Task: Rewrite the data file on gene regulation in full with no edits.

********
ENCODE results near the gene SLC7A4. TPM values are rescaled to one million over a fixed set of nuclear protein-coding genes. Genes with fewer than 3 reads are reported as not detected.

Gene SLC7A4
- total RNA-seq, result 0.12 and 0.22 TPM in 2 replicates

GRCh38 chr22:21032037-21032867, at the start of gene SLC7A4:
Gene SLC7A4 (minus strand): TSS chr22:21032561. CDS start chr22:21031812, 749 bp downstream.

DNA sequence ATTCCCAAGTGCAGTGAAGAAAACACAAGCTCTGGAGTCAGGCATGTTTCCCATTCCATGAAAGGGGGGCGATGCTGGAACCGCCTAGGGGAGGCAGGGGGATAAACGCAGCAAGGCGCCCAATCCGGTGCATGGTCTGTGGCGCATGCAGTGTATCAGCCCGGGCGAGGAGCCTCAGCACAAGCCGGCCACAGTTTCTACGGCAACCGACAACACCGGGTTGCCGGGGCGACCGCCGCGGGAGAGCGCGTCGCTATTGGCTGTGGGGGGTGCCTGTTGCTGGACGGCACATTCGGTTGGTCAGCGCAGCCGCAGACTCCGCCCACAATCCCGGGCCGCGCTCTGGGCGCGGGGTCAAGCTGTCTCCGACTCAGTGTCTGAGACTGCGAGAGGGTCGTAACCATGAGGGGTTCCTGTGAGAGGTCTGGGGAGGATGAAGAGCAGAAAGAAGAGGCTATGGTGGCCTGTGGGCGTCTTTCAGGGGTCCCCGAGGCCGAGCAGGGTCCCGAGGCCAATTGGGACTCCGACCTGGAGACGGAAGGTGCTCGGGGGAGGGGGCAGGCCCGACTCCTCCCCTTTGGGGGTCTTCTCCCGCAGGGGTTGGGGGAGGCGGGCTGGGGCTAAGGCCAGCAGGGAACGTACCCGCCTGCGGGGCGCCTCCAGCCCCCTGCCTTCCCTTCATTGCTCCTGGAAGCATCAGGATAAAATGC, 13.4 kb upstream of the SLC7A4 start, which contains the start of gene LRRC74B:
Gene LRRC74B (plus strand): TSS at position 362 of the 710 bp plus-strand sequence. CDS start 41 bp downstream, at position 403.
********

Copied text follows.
ENCODE results near the gene SLC7A4. TPM values are rescaled to one million over a fixed set of nuclear protein-coding genes. Genes with fewer than 3 reads are reported as not detected.

Gene SLC7A4
- total RNA-seq, result 0.12 and 0.22 TPM in 2 replicates

GRCh38 chr22:21032037-21032867, at the start of gene SLC7A4:
Gene SLC7A4 (minus strand): TSS chr22:21032561. CDS start chr22:21031812, 749 bp downstream.

DNA sequence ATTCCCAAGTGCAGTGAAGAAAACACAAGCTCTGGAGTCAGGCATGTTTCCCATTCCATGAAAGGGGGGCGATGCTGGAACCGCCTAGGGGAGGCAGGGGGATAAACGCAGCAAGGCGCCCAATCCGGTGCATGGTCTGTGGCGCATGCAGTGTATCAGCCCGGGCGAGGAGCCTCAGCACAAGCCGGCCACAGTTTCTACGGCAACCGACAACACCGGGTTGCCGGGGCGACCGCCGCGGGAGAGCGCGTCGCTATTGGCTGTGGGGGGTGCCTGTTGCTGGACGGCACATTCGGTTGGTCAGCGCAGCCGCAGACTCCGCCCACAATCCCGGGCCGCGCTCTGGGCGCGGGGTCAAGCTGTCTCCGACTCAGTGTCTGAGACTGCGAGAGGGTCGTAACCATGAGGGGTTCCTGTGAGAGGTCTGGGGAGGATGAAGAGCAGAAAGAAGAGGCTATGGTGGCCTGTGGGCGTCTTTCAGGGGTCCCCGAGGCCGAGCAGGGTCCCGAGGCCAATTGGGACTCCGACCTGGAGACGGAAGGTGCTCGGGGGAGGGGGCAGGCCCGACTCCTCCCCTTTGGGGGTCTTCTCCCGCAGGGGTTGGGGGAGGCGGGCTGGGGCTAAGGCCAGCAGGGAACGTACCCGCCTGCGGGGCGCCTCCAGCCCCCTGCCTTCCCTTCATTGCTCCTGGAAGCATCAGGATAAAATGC, 13.4 kb upstream of the SLC7A4 start, which contains the start of gene LRRC74B:
Gene LRRC74B (plus strand): TSS at position 362 of the 710 bp plus-strand sequence. CDS start 41 bp downstream, at position 403.